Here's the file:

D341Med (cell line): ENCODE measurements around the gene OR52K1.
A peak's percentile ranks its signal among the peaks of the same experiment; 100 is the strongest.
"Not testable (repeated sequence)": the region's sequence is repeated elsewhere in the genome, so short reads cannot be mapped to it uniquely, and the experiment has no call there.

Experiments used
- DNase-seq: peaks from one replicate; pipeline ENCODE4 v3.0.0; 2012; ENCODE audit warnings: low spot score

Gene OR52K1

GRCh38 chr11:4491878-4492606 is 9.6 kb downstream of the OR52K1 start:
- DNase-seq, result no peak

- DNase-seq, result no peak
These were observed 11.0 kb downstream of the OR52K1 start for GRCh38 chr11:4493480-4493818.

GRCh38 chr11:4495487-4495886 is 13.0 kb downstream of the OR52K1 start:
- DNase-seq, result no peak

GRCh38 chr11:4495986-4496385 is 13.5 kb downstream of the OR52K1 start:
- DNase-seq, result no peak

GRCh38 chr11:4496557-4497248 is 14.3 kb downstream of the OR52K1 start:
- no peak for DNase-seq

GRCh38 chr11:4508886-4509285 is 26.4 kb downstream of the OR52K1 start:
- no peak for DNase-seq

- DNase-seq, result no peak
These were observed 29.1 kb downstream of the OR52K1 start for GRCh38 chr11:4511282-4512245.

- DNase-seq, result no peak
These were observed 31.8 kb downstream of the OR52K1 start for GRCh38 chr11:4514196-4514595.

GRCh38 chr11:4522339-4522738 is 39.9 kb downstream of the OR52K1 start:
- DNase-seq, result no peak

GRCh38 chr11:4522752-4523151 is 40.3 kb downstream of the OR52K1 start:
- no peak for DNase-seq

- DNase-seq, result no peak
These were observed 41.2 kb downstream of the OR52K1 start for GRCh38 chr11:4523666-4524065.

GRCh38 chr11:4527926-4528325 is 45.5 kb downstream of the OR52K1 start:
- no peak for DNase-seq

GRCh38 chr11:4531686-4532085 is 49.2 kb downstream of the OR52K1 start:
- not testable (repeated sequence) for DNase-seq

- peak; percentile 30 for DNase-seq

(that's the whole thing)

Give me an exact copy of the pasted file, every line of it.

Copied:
D341Med (cell line): ENCODE measurements around the gene OR52K1.
A peak's percentile ranks its signal among the peaks of the same experiment; 100 is the strongest.
"Not testable (repeated sequence)": the region's sequence is repeated elsewhere in the genome, so short reads cannot be mapped to it uniquely, and the experiment has no call there.

Experiments used
- DNase-seq: peaks from one replicate; pipeline ENCODE4 v3.0.0; 2012; ENCODE audit warnings: low spot score

Gene OR52K1

GRCh38 chr11:4491878-4492606 is 9.6 kb downstream of the OR52K1 start:
- DNase-seq, result no peak

- DNase-seq, result no peak
These were observed 11.0 kb downstream of the OR52K1 start for GRCh38 chr11:4493480-4493818.

GRCh38 chr11:4495487-4495886 is 13.0 kb downstream of the OR52K1 start:
- DNase-seq, result no peak

GRCh38 chr11:4495986-4496385 is 13.5 kb downstream of the OR52K1 start:
- DNase-seq, result no peak

GRCh38 chr11:4496557-4497248 is 14.3 kb downstream of the OR52K1 start:
- no peak for DNase-seq

GRCh38 chr11:4508886-4509285 is 26.4 kb downstream of the OR52K1 start:
- no peak for DNase-seq

- DNase-seq, result no peak
These were observed 29.1 kb downstream of the OR52K1 start for GRCh38 chr11:4511282-4512245.

- DNase-seq, result no peak
These were observed 31.8 kb downstream of the OR52K1 start for GRCh38 chr11:4514196-4514595.

GRCh38 chr11:4522339-4522738 is 39.9 kb downstream of the OR52K1 start:
- DNase-seq, result no peak

GRCh38 chr11:4522752-4523151 is 40.3 kb downstream of the OR52K1 start:
- no peak for DNase-seq

- DNase-seq, result no peak
These were observed 41.2 kb downstream of the OR52K1 start for GRCh38 chr11:4523666-4524065.

GRCh38 chr11:4527926-4528325 is 45.5 kb downstream of the OR52K1 start:
- no peak for DNase-seq

GRCh38 chr11:4531686-4532085 is 49.2 kb downstream of the OR52K1 start:
- not testable (repeated sequence) for DNase-seq

- peak; percentile 30 for DNase-seq